SimCity is the other, very well known one and covers everything in managing a city you can think of. Municipal elections should include each candidate's SimCity score as a benchmark for their understanding of managing the many competing priorities that allow a city to survive and grow.

These are still simply games. Their use is to surface potential overlooked skills or deficiencies in your current work teams. It is also likely to give your child an advantage in a rapidly evolving and increasingly competitive labour market.

CapeTalk welcomes all comments that are constructive, contribute to discussions in a meaningful manner and take stories forward.

However, we will NOT condone the following:

  • Racism (including offensive comments based on ethnicity and nationality)
  • Sexism
  • Homophobia
  • Religious intolerance
  • Cyber bullying
  • Hate speech
  • Derogatory language
  • Comments inciting violence.

We ask that your comments remain relevant to the articles they appear on and do not include general banter or conversation as this dilutes the effectiveness of the comments section.

We strive to make the CapeTalk community a safe and welcoming space for all.

CapeTalk reserves the right to: 1) remove any comments that do not follow the above guidelines; and, 2) ban users who repeatedly infringe the rules.

Should you find any comments upsetting or offensive you can also flag them and we will assess it against our guidelines.

CapeTalk is constantly reviewing its comments policy in order to create an environment conducive to constructive conversations.

Read More
Great ideas, wrong time

Great ideas, wrong time

The iPhone, Ebay and Facebook, we all know these killer applications but what about their very similar predecessors that flopped.

The world of business is changing, here is what you need to know.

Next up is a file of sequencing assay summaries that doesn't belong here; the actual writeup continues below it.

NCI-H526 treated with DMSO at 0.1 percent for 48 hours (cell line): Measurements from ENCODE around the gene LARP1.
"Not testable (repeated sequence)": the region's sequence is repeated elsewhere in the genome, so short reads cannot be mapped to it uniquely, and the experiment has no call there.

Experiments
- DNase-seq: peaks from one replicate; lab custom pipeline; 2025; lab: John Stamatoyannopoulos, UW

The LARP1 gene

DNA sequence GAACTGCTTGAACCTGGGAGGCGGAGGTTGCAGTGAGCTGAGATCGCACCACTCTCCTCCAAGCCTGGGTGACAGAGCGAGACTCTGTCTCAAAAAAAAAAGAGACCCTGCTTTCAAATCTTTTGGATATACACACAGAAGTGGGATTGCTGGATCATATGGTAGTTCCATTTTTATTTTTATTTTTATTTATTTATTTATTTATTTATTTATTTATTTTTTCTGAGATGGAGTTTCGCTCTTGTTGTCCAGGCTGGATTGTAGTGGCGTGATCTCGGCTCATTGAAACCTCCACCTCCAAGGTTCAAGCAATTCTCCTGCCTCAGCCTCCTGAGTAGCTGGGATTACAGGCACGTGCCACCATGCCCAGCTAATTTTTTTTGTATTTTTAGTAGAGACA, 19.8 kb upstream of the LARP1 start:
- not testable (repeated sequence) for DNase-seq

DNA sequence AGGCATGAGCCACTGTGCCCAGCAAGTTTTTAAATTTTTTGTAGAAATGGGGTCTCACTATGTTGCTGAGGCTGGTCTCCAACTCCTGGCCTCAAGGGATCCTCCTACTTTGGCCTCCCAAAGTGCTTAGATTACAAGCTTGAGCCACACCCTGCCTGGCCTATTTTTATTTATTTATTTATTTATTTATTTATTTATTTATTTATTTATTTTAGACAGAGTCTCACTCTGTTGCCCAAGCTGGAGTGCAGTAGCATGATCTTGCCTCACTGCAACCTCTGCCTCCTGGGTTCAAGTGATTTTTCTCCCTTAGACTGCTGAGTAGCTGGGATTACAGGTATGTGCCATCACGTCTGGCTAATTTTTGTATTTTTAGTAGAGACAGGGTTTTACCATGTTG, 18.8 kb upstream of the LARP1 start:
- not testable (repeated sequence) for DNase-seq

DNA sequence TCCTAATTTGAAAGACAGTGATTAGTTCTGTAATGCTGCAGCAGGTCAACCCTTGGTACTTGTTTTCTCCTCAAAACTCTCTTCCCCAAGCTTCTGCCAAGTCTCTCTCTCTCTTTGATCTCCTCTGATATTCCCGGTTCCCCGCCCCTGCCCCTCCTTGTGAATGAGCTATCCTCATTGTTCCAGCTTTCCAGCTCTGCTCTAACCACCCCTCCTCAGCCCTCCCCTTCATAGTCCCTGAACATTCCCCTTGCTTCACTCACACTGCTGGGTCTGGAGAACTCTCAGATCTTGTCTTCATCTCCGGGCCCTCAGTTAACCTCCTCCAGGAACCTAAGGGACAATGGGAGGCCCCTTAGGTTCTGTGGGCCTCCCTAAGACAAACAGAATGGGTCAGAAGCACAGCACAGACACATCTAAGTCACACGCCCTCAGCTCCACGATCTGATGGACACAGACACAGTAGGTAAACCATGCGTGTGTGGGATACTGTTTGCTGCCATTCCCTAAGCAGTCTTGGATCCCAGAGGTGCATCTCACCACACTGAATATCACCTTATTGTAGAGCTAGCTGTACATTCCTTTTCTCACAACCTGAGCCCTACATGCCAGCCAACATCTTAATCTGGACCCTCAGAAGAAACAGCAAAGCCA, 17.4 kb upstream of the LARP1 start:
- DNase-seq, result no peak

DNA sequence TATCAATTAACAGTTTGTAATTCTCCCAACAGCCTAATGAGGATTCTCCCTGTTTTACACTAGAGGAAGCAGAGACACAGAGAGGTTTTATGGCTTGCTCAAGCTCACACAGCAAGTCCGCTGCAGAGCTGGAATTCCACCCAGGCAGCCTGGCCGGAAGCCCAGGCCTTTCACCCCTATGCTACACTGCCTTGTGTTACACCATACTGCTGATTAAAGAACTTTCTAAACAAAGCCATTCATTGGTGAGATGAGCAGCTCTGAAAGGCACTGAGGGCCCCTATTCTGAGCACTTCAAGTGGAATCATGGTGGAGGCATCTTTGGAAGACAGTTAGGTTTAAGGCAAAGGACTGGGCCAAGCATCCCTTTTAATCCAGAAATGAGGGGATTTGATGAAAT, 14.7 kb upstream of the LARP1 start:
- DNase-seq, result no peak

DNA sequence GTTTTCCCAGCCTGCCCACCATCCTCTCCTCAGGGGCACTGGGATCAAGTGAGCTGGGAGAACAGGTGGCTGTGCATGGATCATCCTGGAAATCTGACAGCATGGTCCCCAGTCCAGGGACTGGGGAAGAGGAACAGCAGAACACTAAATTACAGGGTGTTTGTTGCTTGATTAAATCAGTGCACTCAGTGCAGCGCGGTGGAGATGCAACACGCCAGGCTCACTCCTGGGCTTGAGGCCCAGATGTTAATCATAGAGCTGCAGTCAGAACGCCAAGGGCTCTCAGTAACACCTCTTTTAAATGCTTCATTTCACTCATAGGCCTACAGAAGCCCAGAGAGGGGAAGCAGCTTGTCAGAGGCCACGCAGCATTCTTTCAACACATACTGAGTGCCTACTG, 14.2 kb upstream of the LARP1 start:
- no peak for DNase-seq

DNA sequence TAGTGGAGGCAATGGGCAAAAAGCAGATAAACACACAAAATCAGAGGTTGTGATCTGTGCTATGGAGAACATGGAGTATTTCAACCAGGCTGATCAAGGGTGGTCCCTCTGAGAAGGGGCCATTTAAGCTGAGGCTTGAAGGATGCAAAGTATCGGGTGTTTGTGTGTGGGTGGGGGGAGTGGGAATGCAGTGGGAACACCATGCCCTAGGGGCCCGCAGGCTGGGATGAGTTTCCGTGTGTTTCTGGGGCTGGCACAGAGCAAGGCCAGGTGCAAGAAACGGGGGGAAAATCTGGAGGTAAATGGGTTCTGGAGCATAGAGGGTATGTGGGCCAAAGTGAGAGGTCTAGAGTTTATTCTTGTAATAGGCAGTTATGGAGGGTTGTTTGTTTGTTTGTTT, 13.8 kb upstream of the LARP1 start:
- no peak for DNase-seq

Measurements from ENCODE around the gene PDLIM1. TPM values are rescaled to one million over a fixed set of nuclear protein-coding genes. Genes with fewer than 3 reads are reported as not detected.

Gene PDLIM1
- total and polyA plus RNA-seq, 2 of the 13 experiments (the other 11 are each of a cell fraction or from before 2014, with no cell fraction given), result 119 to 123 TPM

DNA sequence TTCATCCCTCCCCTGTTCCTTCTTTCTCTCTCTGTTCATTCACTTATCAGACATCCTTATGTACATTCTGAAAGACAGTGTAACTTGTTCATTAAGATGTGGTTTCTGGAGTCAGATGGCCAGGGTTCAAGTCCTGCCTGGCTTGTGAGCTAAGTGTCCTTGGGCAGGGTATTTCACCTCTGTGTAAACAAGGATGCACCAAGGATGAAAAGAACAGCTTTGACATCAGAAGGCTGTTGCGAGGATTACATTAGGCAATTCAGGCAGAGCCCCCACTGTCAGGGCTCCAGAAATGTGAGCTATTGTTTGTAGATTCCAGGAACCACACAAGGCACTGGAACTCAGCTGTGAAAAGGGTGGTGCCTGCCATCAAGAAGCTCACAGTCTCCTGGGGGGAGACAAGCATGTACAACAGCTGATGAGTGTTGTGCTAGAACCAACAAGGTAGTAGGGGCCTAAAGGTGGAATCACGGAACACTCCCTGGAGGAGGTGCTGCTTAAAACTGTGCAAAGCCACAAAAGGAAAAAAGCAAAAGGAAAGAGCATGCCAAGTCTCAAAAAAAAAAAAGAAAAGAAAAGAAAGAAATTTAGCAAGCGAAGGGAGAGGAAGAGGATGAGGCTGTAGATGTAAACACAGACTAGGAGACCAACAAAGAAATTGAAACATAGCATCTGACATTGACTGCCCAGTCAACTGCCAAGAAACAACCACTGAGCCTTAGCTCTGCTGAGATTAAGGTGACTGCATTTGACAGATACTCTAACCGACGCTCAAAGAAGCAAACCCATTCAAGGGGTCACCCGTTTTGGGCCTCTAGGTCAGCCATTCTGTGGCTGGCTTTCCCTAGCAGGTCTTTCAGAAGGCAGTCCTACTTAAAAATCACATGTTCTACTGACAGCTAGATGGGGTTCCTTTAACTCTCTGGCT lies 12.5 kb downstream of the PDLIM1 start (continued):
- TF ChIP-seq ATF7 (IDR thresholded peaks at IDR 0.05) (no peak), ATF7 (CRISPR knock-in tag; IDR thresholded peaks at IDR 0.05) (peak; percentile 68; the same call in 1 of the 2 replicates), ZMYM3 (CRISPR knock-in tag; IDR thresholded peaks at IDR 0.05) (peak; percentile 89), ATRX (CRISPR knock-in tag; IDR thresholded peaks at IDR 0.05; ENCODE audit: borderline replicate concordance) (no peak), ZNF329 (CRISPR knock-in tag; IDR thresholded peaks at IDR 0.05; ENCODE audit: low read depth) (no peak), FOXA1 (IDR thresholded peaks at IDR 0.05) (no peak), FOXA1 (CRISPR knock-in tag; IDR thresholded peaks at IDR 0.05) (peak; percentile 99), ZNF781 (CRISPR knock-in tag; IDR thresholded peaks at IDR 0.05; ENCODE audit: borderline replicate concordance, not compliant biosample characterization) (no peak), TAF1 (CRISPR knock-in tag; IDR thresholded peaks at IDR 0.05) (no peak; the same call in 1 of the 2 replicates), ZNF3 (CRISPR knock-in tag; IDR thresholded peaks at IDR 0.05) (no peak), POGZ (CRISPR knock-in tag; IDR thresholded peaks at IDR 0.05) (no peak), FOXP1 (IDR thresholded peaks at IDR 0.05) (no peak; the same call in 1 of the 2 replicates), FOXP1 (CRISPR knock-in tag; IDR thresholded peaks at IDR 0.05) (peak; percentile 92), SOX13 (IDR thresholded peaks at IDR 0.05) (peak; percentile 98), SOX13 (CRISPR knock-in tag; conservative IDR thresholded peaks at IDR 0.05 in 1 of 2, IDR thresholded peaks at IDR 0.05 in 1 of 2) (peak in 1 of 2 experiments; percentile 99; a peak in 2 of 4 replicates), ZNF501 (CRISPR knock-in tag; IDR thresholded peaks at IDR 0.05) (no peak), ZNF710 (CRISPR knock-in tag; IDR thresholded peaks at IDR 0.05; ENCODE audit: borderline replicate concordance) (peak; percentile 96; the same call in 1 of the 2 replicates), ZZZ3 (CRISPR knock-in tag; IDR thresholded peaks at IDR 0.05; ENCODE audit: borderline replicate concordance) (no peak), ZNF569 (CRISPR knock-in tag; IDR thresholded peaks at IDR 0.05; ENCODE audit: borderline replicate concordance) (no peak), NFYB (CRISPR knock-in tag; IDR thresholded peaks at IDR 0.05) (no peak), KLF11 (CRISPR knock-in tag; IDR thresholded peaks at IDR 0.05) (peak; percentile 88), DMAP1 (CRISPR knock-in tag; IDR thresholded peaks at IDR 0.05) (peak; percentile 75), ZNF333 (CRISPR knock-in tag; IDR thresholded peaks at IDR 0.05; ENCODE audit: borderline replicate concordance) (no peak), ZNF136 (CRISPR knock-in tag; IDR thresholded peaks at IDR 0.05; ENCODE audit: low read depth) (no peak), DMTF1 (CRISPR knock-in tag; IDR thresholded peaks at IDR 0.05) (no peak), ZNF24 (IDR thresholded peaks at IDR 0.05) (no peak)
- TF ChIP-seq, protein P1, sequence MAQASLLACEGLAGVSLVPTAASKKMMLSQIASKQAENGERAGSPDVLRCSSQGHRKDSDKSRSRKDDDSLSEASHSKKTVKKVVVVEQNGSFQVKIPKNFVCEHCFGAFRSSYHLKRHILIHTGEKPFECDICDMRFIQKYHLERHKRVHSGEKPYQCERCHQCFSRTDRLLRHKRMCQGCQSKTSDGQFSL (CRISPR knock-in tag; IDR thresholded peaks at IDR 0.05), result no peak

The world of business is changing, here is what you need to know.

Companies, institutions and principles, nothing is safe from the impact of the 4th industrial revolution.

What 30 years of data tells us about the past and future of the super wealthy

What 30 years of data tells us about the past and future of the super wealthy

Changes to the Forbes Rich List is like a financial history of the world, reflecting economic booms and busts.

Everything you need to know about the dark web, but were too afraid to ask

Everything you need to know about the dark web, but were too afraid to ask

The recent closure of two illegal online marketplaces selling contraband has put the dark web back in the spotlight.

The Alibaba Group does not see itself as a company but an economy

The Alibaba Group does not see itself as a company but an economy

Alibaba founder Jack Ma says the future is his biggest competitor and he wants young entrepreneurs to help him succeed.

If a minimum wage is a good idea, what about a maximum?

If a minimum wage is a good idea, what about a maximum?

Salary caps are not new, but wage gaps have never been this big, perhaps this is how could we address it.

Popular articles
Mduduzi Manana resigns

Mduduzi Manana resigns

President Jacob Zuma has confirmed that he accepted Manana's resignation and thanked him for his contribution during his term in office.

Alopecia androgenetica is the most common form of pattern baldness - Hair doctor

Alopecia androgenetica is the most common form of pattern baldness - Hair doctor

Dr Kevin Alexandra of the Hair loss clinic explains why you may lose your hair and what treatment you can follow for hair loss.

Good sugar vs bad sugar

Good sugar vs bad sugar

David Katz also known as Mr. Active and Phemelo Motene discuss which sugar you should avoid and which sugar you should consume.

An expert guide on 'hotwifing' and 'cuckolding' in the bedroom

An expert guide on 'hotwifing' and 'cuckolding' in the bedroom

Clinical sexologist Dr Eve shares insights into sexual fetishes and how partners negotiate them in their bedroom and relationship.

Big supermarkets to be policed on food hygiene standards

Big supermarkets to be policed on food hygiene standards

JP Smith, Mayco member for Safety and Security, explains some of the measures in place to ensure food hygiene in big supermarkets.

[Watch] John Maytham shuts down victim shamer on air

[Watch] John Maytham shuts down victim shamer on air

A caller wanted to know what the alleged victim had done in order for Grace Mugabe to assault her.

WC Health Dept responds to Diphtheria outbreak

WC Health Dept responds to Diphtheria outbreak

Dr John Sonnenberg voiced his concern that communication in the Helderberg area following the outbreak could have happened sooner.

Cape officials to harvest 500 million litres of new water a day

Cape officials to harvest 500 million litres of new water a day

Mayor of Cape Town speaks to CapeTalk's Kieno Kammies about plans to provide more water amidst the ongoing drought.